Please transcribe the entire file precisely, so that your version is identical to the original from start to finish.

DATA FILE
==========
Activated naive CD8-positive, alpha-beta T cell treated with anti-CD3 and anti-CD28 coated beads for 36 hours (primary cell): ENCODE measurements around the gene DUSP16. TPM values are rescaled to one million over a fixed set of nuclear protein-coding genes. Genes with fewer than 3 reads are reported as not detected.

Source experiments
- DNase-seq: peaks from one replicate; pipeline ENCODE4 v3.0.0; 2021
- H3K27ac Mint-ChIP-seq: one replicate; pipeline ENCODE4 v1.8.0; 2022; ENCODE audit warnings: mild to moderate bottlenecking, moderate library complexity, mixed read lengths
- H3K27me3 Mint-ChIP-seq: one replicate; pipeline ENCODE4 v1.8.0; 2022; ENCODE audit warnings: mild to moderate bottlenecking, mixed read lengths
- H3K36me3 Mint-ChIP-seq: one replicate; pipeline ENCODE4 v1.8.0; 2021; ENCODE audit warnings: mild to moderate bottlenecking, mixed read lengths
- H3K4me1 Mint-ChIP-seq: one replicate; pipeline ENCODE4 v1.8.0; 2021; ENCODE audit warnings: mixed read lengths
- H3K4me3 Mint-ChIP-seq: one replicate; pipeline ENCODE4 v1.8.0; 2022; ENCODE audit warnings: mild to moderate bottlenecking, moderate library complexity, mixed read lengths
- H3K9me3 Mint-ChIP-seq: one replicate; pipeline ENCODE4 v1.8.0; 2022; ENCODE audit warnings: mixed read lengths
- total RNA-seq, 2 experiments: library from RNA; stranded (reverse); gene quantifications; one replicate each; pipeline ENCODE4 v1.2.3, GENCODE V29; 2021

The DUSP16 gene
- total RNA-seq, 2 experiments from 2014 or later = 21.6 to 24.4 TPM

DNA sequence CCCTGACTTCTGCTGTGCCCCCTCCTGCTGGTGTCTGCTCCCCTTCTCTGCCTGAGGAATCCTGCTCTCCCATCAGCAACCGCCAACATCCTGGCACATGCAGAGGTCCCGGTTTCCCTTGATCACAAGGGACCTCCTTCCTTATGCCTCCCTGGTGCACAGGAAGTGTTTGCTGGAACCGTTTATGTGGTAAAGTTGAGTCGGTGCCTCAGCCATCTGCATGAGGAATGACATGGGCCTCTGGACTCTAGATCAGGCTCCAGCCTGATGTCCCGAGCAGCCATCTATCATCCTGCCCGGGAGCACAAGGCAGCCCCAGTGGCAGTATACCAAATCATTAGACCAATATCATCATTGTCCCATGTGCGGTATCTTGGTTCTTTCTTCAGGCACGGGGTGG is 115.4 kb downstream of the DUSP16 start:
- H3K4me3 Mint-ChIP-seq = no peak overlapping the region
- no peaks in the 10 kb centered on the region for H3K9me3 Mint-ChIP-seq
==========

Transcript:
Activated naive CD8-positive, alpha-beta T cell treated with anti-CD3 and anti-CD28 coated beads for 36 hours (primary cell): ENCODE measurements around the gene DUSP16. TPM values are rescaled to one million over a fixed set of nuclear protein-coding genes. Genes with fewer than 3 reads are reported as not detected.

Source experiments
- DNase-seq: peaks from one replicate; pipeline ENCODE4 v3.0.0; 2021
- H3K27ac Mint-ChIP-seq: one replicate; pipeline ENCODE4 v1.8.0; 2022; ENCODE audit warnings: mild to moderate bottlenecking, moderate library complexity, mixed read lengths
- H3K27me3 Mint-ChIP-seq: one replicate; pipeline ENCODE4 v1.8.0; 2022; ENCODE audit warnings: mild to moderate bottlenecking, mixed read lengths
- H3K36me3 Mint-ChIP-seq: one replicate; pipeline ENCODE4 v1.8.0; 2021; ENCODE audit warnings: mild to moderate bottlenecking, mixed read lengths
- H3K4me1 Mint-ChIP-seq: one replicate; pipeline ENCODE4 v1.8.0; 2021; ENCODE audit warnings: mixed read lengths
- H3K4me3 Mint-ChIP-seq: one replicate; pipeline ENCODE4 v1.8.0; 2022; ENCODE audit warnings: mild to moderate bottlenecking, moderate library complexity, mixed read lengths
- H3K9me3 Mint-ChIP-seq: one replicate; pipeline ENCODE4 v1.8.0; 2022; ENCODE audit warnings: mixed read lengths
- total RNA-seq, 2 experiments: library from RNA; stranded (reverse); gene quantifications; one replicate each; pipeline ENCODE4 v1.2.3, GENCODE V29; 2021

The DUSP16 gene
- total RNA-seq, 2 experiments from 2014 or later = 21.6 to 24.4 TPM

DNA sequence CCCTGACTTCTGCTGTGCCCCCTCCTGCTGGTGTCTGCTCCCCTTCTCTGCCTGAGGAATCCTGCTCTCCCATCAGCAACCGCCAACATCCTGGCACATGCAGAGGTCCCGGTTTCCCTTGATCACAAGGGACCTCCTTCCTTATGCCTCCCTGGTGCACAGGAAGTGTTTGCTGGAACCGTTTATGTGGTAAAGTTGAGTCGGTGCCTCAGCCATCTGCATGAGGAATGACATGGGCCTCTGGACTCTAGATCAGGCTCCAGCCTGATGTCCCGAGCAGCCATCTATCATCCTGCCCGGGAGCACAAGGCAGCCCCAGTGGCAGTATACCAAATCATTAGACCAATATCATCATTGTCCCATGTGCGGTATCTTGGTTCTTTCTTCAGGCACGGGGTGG is 115.4 kb downstream of the DUSP16 start:
- H3K4me3 Mint-ChIP-seq = no peak overlapping the region
- no peaks in the 10 kb centered on the region for H3K9me3 Mint-ChIP-seq